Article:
The best evidence yet for an early peopling of the Americas might lie at the bottom of a Florida river. That’s where a team of archaeologists has found ancient stone tools and butchered mastodon bones that have been reliably dated to 14,550 years ago—more than 1000 years before scientists once thought humans first reached the New World. The find, carefully excavated to ensure proper dating, helps shore up the early arrival hypothesis, which chiefly rests on only a few, often-contested sites in the Americas.
For most of the 20th century, archaeologists believed the first residents of the Americas arrived 13,200 years ago and belonged to the so-called Clovis culture, defined by their distinctive fluted stone tools. But in recent years, potentially older artifacts have turned up at a handful of sites, including Monte Verde in southern Chile and the Debra L. Friedkin site in central Texas, suggesting that people lived in the Americas long before the Clovis technology turned up. But few of these sites were free of issues; some lacked radiocarbon dates, whereas older and younger sediments appeared to be mixed together at others, casting doubt that tools found in pre-Clovis layers were actually made during that time. “It’s still a limited number of really good cases,” says Dan Sandweiss, an archaeologist at the University of Maine, Orono, who was not involved in the study. The Florida site, he says, “may be the best so far.”
The site, called Page-Ladson, was once an ambiguous case itself. In the 1990s, excavations there turned up a handful of stone tools and some mastodon bones that appeared to have been butchered. Radiocarbon-dating suggested the tools and bones were 14,400 years old, but the results weren’t conclusive, and many archaeologists remained unconvinced.
Page-Ladson “had always been on my hit list of sites to investigate,” says Michael Waters, an archaeologist at Texas A&M University, College Station, who has excavated several potentially pre-Clovis sites and is a co-author of the new study. The landscape around the site is made of limestone, pock-marked with numerous caves and sinkholes. Page-Ladson sits at the bottom of one of those holes. In pre-Clovis days, it would have looked like a small canyon with a small, marshy pond at the bottom. “This would have been a great place for humans to come and either attack and kill and butcher animals, or scavenge animals that had recently passed away at the bottom of the sink,” Waters explains. Thanks to changes in sea and groundwater levels, however, Page-Ladson is now totally submerged in the depths of the Aucilla River—and Waters doesn’t dive. So when he was offered the chance to reopen excavations at Page-Ladson, he recruited his former student, Florida State University in Tallahassee archaeologist Jessi Halligan, to lead the underwater expedition.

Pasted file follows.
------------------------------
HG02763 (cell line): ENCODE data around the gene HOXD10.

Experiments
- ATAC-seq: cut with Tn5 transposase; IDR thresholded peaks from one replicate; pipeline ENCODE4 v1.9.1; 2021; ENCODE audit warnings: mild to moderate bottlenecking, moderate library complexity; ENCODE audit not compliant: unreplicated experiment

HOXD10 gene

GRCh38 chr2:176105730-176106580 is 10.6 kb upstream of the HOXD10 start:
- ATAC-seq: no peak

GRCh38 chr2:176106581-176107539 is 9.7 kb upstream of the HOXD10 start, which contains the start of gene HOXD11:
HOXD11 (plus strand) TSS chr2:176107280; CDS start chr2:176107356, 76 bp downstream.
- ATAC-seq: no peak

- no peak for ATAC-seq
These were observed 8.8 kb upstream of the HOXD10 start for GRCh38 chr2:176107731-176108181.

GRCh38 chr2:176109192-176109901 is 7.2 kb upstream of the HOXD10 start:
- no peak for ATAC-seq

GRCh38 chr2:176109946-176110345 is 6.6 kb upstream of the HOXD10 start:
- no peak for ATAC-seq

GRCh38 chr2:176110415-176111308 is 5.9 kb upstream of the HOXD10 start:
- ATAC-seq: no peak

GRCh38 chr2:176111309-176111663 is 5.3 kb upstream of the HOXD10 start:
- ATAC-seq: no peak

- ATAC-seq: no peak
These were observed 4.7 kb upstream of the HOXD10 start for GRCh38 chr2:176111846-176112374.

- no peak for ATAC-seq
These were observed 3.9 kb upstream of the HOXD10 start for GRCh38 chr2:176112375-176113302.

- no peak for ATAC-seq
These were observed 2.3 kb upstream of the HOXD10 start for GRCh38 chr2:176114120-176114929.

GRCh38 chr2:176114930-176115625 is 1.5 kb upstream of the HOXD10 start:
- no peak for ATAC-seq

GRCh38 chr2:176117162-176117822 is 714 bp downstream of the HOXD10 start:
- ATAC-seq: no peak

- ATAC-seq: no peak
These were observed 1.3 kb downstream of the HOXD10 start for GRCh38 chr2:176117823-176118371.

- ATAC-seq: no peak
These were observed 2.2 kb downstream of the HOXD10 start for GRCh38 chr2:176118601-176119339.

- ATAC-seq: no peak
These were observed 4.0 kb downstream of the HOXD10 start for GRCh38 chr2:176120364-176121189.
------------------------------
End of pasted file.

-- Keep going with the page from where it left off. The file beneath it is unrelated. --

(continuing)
Halligan, already well-versed in the challenges of underwater archaeology, knew she had to be extra careful at Page-Ladson. Any inconsistencies could cast doubt on whatever pre-Clovis artifacts her team happened to find. So when one her team members uncovered an ancient stone tool called a biface, Halligan was ready. She and her team collected more than 70 samples of organic material around the tool, as well as the areas above and below it. It helped that the sediments contained “literal crap tons” of mastodon dung, a rich source of organic matter that was perfect for dating, she says. When they radiocarbon-dated the samples, they found that the biface was in a layer dated to 14,550 years ago, they report today in Science Advances. Crucially, their 70-plus dates fell in a nearly unbroken line from youngest at the top to oldest at the bottom, suggesting the sediments were not mixed up later. The excavation also revealed thin, unbroken strips of sediment dominated by shells; if the biface had drifted down from a younger layer, it is exceedingly unlikely those delicate sediments would have remained intact.
Over the course of two seasons, Halligan and Waters discovered butchered mastodon bones and a handful of other stone tools, though none as old or technically impressive as the biface. They also took the opportunity to analyze the sediments themselves, looking particularly at a specialized fungus that lives exclusively in the guts (and dung) of herbivores. For thousands of years, the sediments were full of that fungus, suggesting the presence of megafauna like mastodons. But at 12,600 years ago, all traces of that fungus vanishes—suggesting that the mastodons themselves may have disappeared from the region around that time.
Other archaeologists who study Paleoindians are impressed by the team’s rigor. When it comes to proving pre-Clovis occupation at a site, “the bar is still very high for me,” says Loren Davis, an archaeologist at Oregon State University, Corvallis, who wasn’t involved in the research. “I went into reading this [study] very critical.” But between the radiocardon dates and the painstaking stratigraphy, the researchers went above and beyond in proving that the biface is indeed 14,550 years old, Davis says. He adds that the study represents the “state of the art” for how first American sites should be studied, especially as more and more of those sites are likely to be found underwater. At the time people were present at Page-Ladson, ice sheets still covered much of North America, so the only way that people could have come to the Americas would have been by boat, hopping down the Pacific coast and then presumably using rivers to move inland. Sea levels were much lower then, so many of those sites are likely now submerged, Waters says. “I’m sure there are other Page-Ladson–like sites out there on the continental shelf just waiting to be found.”